Aussies in the dark over data, ACCC says

Personal information is collected electronically at almost every point in our lives – and we have very little say about it, says the Australian Competition and Consumer Commission (ACCC) in a new report.

The ACCC says Aussie consumers are largely unaware of the sheer volume of data being collected on them. Nor are they aware of just how that data is being used.

The Digital Platform Services Inquiry report has shone a light on the murky world of data collection, usage and sharing by data firms.

“Data is a critical commodity in today’s economy as it helps businesses create innovative products and tailor new services for consumers,” says ACCC deputy chair Catriona Lowe.

“This report shines a light on a relatively unknown part of the data ecosystem and examines the data products and services supplied by data firms. In many cases, the data firms do not have a direct relationship with the consumers whose data may be used.”

What is being collected?

In short, just about everything. Any and all activities you partake in online are being recorded somewhere and has the potential to identify you and is therefore valuable to a data trader.

There are obvious pieces of data being collected, such as your name, address, phone number or data of birth.

But the ACCC found websites and retailers are collecting even more obscure info, including your current real-time location, what type of device you are using, your IP address and even supposedly secure things such as your medical and criminal history.

“Many consumers may be unaware of the scope of data that is collected and then shared or on-sold to other data firms or unidentified third parties,” Ms Lowe says.

No choice – and we’re not happy

Protecting your data from the prying eyes of traders is almost impossible. But not giving away that data in the first place is also extremely difficult, at least if you wish to participate in modern society.

It seems the ACCC agrees.

“As consumers are increasingly required to provide personal information or other data on themselves to access important services, such as applying for a rental property or receiving an insurance quote, we are very concerned that consumers may be unable to exercise choice or meaningful control over how their data is shared and used,” says Ms Lowe.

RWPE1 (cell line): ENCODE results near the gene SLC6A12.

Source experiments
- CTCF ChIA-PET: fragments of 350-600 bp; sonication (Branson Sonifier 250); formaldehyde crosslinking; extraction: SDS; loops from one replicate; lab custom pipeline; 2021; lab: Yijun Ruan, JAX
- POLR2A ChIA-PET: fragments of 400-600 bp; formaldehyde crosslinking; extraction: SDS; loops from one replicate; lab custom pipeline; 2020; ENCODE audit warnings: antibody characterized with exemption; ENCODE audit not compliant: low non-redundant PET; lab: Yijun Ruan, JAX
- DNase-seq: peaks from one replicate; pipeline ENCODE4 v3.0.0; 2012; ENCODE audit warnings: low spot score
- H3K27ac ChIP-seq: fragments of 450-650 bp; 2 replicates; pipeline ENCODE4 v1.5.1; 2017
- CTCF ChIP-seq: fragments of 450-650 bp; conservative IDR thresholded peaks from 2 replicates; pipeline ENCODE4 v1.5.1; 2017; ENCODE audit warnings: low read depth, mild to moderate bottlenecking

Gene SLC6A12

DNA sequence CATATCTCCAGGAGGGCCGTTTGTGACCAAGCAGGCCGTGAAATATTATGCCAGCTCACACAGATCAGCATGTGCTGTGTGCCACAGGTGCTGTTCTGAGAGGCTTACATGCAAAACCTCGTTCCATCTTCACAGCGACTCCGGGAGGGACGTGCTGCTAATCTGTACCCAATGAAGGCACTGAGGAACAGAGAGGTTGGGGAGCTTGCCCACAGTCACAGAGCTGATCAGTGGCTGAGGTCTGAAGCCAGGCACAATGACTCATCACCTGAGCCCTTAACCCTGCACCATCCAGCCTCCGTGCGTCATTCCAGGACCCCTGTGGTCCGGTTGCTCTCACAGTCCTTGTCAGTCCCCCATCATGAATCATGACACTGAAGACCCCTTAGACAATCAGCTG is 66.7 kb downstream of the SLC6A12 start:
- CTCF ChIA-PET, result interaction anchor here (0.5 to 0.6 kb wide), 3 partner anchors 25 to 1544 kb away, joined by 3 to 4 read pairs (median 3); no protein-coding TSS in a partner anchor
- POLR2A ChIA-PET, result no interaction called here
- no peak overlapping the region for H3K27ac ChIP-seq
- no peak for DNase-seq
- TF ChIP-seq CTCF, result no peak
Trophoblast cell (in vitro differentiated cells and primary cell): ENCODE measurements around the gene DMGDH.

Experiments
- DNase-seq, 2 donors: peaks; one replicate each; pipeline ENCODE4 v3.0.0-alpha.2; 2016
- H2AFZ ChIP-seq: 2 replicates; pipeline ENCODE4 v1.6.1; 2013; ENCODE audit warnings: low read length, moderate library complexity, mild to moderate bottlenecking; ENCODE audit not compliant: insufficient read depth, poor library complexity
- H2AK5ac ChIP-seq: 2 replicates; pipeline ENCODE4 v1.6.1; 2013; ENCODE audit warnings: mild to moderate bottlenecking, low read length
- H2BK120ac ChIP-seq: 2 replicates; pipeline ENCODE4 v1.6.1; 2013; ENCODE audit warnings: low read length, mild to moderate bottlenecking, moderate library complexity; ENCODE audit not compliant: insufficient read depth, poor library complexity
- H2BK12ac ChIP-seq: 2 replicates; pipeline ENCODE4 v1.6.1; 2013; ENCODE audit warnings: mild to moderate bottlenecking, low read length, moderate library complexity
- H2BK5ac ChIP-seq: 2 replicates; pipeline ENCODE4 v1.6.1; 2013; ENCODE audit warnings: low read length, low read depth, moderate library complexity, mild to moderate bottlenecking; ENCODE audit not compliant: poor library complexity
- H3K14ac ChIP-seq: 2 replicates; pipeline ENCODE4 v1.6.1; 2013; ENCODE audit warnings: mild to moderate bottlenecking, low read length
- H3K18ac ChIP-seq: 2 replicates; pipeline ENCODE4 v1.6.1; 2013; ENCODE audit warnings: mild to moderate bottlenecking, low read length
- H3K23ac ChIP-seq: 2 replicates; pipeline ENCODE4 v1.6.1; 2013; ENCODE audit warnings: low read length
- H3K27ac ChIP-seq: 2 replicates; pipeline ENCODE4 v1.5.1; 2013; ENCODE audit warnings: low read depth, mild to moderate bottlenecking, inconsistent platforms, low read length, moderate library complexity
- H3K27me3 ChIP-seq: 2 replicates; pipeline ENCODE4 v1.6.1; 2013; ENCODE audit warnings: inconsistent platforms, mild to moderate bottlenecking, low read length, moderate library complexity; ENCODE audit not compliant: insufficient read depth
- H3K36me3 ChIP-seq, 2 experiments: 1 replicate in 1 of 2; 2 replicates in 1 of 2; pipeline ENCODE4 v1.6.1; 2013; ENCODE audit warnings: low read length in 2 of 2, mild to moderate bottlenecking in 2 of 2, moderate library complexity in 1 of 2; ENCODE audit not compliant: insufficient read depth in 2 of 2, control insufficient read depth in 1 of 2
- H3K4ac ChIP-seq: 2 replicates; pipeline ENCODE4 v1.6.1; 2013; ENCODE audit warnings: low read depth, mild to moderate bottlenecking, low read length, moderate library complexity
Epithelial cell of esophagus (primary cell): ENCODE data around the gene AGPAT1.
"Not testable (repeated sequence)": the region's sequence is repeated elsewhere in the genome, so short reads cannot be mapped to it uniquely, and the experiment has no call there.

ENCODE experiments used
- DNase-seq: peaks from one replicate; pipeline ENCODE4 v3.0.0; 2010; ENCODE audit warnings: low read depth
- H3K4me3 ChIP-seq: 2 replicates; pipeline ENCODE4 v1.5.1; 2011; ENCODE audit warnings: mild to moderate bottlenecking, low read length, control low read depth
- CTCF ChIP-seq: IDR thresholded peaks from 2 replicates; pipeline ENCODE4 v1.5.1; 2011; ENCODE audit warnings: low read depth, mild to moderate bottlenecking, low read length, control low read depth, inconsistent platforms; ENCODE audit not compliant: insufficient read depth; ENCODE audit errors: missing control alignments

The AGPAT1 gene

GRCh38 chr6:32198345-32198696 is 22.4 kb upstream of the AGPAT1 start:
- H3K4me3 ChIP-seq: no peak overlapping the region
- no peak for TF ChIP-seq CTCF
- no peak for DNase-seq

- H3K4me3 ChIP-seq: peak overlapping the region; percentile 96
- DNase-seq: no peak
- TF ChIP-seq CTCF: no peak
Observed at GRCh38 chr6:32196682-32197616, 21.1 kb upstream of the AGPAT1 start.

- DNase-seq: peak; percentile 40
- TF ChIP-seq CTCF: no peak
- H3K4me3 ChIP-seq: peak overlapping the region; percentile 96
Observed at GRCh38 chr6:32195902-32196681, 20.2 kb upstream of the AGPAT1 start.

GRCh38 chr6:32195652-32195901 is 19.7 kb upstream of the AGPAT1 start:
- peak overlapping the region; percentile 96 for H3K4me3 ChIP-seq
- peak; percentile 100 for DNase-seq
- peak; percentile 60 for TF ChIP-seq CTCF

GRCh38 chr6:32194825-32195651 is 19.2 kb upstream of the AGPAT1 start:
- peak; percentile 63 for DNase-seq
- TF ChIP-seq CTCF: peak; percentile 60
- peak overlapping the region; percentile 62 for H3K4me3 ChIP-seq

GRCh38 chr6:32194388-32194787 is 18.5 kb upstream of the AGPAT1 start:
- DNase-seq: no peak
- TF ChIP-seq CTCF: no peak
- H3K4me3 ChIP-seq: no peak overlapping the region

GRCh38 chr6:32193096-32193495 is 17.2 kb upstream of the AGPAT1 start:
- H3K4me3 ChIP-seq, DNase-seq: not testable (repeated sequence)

Data used in the report found that 74 per cent of Australians are uncomfortable with their personal data being collected and sold.

Data firms often trade in what’s known as ‘de-identified’ data, where information that could be used to identify you has been removed. But the ACCC has expressed particular concern the volume and types of data being collected will make it easy for bad actors to identify the data anyway.

They highlight the potential identification and targeting of vulnerable people when consumers are categorised into groups to identify potential customers. They give the example of a consumer segment that identifies people as ‘frequent gamblers’ could be used to advertise gambling products to people who have a gambling addiction.

What can be done about it?

The ACCC is calling for current privacy laws to be strengthened to force data firms to be more transparent about what is being collected and how it is being used.

They also highlighted the fact that any consent given by consumers is only given after they have to wade through a long and convoluted privacy statement – which most people don’t actually read.

The report recommends legislation to force companies collecting data to provide clear, concise and easy to read privacy statements.

“Without clear, concise, and understandable terms of consent, the control over personal data becomes a fictional concept for the average user.”

With more and more personal data being collected each day, the problem will only get worse before it gets better.

Are you comfortable with the amount of data being collected on you? Is it just part of the modern world? Let us know in the comments section below.

Also read: How to get your personal info off the internet

Brad Lockyer
Brad Lockyer
Brad has deep knowledge of retirement income, including Age Pension and other government entitlements, as well as health, money and lifestyle issues facing older Australians. Keen interests in current affairs, politics, sport and entertainment. Digital media professional with more than 10 years experience in the industry.
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